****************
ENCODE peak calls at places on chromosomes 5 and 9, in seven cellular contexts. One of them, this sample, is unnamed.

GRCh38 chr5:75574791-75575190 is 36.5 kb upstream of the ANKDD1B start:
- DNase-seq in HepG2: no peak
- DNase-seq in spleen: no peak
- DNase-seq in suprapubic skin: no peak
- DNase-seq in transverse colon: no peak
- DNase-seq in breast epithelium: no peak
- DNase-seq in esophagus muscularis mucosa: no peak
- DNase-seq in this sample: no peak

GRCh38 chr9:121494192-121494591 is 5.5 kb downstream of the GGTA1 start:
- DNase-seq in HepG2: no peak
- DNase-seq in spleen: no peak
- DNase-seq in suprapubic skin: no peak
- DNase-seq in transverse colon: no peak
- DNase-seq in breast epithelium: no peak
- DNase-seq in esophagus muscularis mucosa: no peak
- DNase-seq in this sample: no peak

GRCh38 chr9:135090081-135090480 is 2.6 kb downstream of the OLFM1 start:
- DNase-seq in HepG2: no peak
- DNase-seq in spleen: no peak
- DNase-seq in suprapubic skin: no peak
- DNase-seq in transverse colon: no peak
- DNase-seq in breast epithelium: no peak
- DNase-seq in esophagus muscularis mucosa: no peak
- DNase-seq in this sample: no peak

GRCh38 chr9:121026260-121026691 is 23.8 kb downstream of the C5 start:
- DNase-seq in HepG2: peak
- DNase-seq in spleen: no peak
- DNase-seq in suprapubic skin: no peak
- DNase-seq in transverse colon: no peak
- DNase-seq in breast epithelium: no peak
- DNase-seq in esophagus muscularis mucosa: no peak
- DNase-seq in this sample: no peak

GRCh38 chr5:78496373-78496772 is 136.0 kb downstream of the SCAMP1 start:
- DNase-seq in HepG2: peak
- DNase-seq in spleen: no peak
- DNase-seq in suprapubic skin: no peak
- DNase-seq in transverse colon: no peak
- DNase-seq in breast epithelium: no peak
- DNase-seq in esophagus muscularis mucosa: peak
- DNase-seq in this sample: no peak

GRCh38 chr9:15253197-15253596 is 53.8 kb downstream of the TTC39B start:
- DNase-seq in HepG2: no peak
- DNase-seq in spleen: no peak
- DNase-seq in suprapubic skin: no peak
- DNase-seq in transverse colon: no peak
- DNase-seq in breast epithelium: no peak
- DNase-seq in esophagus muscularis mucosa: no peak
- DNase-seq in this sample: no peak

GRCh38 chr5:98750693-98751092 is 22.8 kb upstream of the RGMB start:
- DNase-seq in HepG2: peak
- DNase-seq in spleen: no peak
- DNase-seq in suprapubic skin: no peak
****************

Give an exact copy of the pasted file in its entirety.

ENCODE peak calls at places on chromosomes 5 and 9, in seven cellular contexts. One of them, this sample, is unnamed.

GRCh38 chr5:75574791-75575190 is 36.5 kb upstream of the ANKDD1B start:
- DNase-seq in HepG2: no peak
- DNase-seq in spleen: no peak
- DNase-seq in suprapubic skin: no peak
- DNase-seq in transverse colon: no peak
- DNase-seq in breast epithelium: no peak
- DNase-seq in esophagus muscularis mucosa: no peak
- DNase-seq in this sample: no peak

GRCh38 chr9:121494192-121494591 is 5.5 kb downstream of the GGTA1 start:
- DNase-seq in HepG2: no peak
- DNase-seq in spleen: no peak
- DNase-seq in suprapubic skin: no peak
- DNase-seq in transverse colon: no peak
- DNase-seq in breast epithelium: no peak
- DNase-seq in esophagus muscularis mucosa: no peak
- DNase-seq in this sample: no peak

GRCh38 chr9:135090081-135090480 is 2.6 kb downstream of the OLFM1 start:
- DNase-seq in HepG2: no peak
- DNase-seq in spleen: no peak
- DNase-seq in suprapubic skin: no peak
- DNase-seq in transverse colon: no peak
- DNase-seq in breast epithelium: no peak
- DNase-seq in esophagus muscularis mucosa: no peak
- DNase-seq in this sample: no peak

GRCh38 chr9:121026260-121026691 is 23.8 kb downstream of the C5 start:
- DNase-seq in HepG2: peak
- DNase-seq in spleen: no peak
- DNase-seq in suprapubic skin: no peak
- DNase-seq in transverse colon: no peak
- DNase-seq in breast epithelium: no peak
- DNase-seq in esophagus muscularis mucosa: no peak
- DNase-seq in this sample: no peak

GRCh38 chr5:78496373-78496772 is 136.0 kb downstream of the SCAMP1 start:
- DNase-seq in HepG2: peak
- DNase-seq in spleen: no peak
- DNase-seq in suprapubic skin: no peak
- DNase-seq in transverse colon: no peak
- DNase-seq in breast epithelium: no peak
- DNase-seq in esophagus muscularis mucosa: peak
- DNase-seq in this sample: no peak

GRCh38 chr9:15253197-15253596 is 53.8 kb downstream of the TTC39B start:
- DNase-seq in HepG2: no peak
- DNase-seq in spleen: no peak
- DNase-seq in suprapubic skin: no peak
- DNase-seq in transverse colon: no peak
- DNase-seq in breast epithelium: no peak
- DNase-seq in esophagus muscularis mucosa: no peak
- DNase-seq in this sample: no peak

GRCh38 chr5:98750693-98751092 is 22.8 kb upstream of the RGMB start:
- DNase-seq in HepG2: peak
- DNase-seq in spleen: no peak
- DNase-seq in suprapubic skin: no peak